Smiles were nearly bursting out of their faces as the boys rowed the simmering black army raft across the glistening, rust-colored lake. Noe (Noah) was a fitting captain and with newfound skill guided his crew in an ever more direct line toward the far shore. Santiago and Ricardo threw their backs into each stroke. They must reach the fish tower first. Failure was not an option. Only seconds were wasted in an impromptu attack on the other raft as it drew near, leaving both crews drenched and laughing.
The determined enthusiasm put forth by the boys from Jireh and the bewildered excitement shown by the boys from Casa de Amistad were most certainly the determining factor behind incessant comments of “this is the best camp I’ve ever been to!” and, “I love doing these extreme activities!” Thanks to the boys’ positive attitudes, all the rappelling, rock climbing, ropes courses and boating became transformational activities, and now form the basis of their expectations for future camps with Fundacion Aventura. “When is the next camp? When are we coming back?” Music to an organizer’s ears.
Side note: We realized early on that communication with this group would be difficult when the gathering point shut down for summer vacation, and due to the fact that most of the young men and women do not have a working cell phone. And while we don’t want to focus on where they come from (the jails and the streets), as this is not who they are but merely their context, it does have an impact when attempting to coordinate activities with them. We tried calling friends, facebook messaging, handing out reminders and publishing posters with the dates, but in the end I had to go into the jail to call them out, and only got a handful. All the same, I think this was a special group of young men and women, and that they have been hand picked to be the movers and leaders within their respective circles. Although turnout was low, word will most assuredly spread to the other kids enlisted in the program, and next time they will not miss.
I’m so proud of the guys and girls who came to the adventure camps this season. Everyone who came assumed an attitude that embraced challenges right from the start. We inflated and launched the rafts in a flurry of excitement and were soon in the water, noonday sun beating on our necks and glaring on the water. Under such conditions it was not a hard sell to get everyone in the water. For the girls, first Karen went in, despite deeply-rooted fears of deep water, and her instant smile and giggles were a great encouragement to Odaliz and Zulma, who one by one slipped over the edge and plunged into the cold water. First, hanging onto the sides of the raft but soon letting go to fully experience the freedom of swimming in a limitless body of water. Anna then gave them some swim lessons which the girls quickly learned and practiced. It was a good thing we were not pressed for time because getting them out of the water again proved quite difficult. For the boys, several had the same fear of deep water, as most kids in the inner city don’t really know how to swim, and have no experience with lakes or rivers. Nevertheless, everyone went in, and Brandon proved his courage by going overboard and then encouraging Beymar and Elmer to take the leap of faith.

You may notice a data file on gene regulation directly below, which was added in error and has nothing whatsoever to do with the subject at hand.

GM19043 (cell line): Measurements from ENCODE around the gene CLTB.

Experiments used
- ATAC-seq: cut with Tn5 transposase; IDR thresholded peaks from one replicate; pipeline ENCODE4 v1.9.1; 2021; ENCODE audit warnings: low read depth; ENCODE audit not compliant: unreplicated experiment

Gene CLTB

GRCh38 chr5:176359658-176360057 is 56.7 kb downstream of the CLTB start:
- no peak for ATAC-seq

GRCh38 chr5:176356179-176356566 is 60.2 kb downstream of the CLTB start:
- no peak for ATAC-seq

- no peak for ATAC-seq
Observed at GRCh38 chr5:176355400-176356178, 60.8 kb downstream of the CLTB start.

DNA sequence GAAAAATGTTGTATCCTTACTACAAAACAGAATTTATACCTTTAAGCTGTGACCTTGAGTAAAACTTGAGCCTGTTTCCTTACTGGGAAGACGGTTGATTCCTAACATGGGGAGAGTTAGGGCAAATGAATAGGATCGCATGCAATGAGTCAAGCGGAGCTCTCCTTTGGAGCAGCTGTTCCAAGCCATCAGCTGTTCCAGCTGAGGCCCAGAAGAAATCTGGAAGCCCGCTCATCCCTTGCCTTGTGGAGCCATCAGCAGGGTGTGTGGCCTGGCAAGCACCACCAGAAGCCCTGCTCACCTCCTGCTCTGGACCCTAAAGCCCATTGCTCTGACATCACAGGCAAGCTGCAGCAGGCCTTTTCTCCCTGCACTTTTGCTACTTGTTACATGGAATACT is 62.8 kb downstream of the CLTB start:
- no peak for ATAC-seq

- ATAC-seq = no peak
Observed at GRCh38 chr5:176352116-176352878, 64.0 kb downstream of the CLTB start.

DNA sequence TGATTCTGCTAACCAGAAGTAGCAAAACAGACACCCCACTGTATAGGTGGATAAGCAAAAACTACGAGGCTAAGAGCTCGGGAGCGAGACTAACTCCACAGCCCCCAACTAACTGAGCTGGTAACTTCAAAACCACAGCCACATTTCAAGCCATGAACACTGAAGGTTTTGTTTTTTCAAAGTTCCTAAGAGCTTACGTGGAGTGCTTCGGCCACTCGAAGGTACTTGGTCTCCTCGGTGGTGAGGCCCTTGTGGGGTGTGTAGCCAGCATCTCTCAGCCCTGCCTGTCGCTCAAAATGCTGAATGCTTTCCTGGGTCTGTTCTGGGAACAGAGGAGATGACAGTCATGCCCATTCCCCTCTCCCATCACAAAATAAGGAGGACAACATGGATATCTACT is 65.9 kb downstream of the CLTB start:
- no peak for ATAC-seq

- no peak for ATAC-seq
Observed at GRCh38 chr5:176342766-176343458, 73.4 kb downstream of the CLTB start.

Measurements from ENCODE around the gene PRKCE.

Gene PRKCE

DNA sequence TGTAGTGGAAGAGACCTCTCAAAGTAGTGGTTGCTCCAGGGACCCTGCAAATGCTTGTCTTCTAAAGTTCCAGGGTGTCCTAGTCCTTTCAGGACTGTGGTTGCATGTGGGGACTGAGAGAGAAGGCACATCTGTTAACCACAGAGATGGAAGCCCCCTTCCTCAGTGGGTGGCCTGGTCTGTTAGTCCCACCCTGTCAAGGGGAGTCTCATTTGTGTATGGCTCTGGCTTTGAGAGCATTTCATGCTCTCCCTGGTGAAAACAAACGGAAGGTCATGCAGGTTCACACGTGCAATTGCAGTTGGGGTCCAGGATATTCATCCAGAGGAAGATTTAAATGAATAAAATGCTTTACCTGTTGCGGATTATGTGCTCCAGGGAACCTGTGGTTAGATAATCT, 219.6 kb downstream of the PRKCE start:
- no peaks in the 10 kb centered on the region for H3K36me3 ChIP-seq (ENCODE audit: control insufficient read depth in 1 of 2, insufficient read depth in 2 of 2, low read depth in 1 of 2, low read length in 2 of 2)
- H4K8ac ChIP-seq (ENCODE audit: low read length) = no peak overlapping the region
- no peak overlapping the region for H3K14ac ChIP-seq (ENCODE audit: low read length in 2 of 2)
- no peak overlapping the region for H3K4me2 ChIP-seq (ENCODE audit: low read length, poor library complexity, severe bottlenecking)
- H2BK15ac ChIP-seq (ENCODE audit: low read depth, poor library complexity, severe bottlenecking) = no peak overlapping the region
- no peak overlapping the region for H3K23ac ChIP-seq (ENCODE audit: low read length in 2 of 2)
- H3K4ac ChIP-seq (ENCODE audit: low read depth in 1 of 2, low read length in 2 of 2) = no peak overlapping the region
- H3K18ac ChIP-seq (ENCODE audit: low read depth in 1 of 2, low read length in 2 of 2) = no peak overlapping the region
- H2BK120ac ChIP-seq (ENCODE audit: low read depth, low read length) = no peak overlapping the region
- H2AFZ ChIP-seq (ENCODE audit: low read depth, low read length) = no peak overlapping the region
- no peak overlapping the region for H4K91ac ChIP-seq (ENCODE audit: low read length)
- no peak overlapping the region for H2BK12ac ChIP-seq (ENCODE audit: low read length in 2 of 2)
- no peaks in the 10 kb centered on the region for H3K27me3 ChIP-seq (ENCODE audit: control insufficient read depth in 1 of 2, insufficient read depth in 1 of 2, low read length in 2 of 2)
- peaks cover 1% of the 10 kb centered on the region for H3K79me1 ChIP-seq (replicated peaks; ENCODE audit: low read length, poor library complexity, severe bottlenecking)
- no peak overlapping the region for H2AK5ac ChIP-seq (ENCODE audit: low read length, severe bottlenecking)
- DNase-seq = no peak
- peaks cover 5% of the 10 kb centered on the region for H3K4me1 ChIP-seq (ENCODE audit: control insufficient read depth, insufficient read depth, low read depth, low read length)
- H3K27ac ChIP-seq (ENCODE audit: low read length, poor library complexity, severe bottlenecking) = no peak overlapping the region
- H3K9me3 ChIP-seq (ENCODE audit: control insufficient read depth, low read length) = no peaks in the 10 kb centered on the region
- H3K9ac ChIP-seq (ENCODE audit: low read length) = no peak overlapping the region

Rowing was mastered in a matter of minutes, in particular by Santiago, Noe, and Ricardo, three friends who understood each other and seemed to have an intuitive form of communication, neither over-correcting when the boat began to turn nor missing a beat in the rhythm of strokes taken as one boat. Yet despite their cohesion as a group, they were not exclusive and were quick to call other boys to join them in their exploits, whether fishing at dusk in high winds, at dawn on a lake smooth as glass, or on the ropes course. I am really proud of this group in particular for their determination on the rock wall. Despite some setbacks they did not give up on the “easy” section, and when presented with the challenge of a smooth overhang with nothing but a vertical crack to grip, they didn’t bat an eye, launching themselves repeatedly at desperate holds, with or without shoes, until they each achieved it.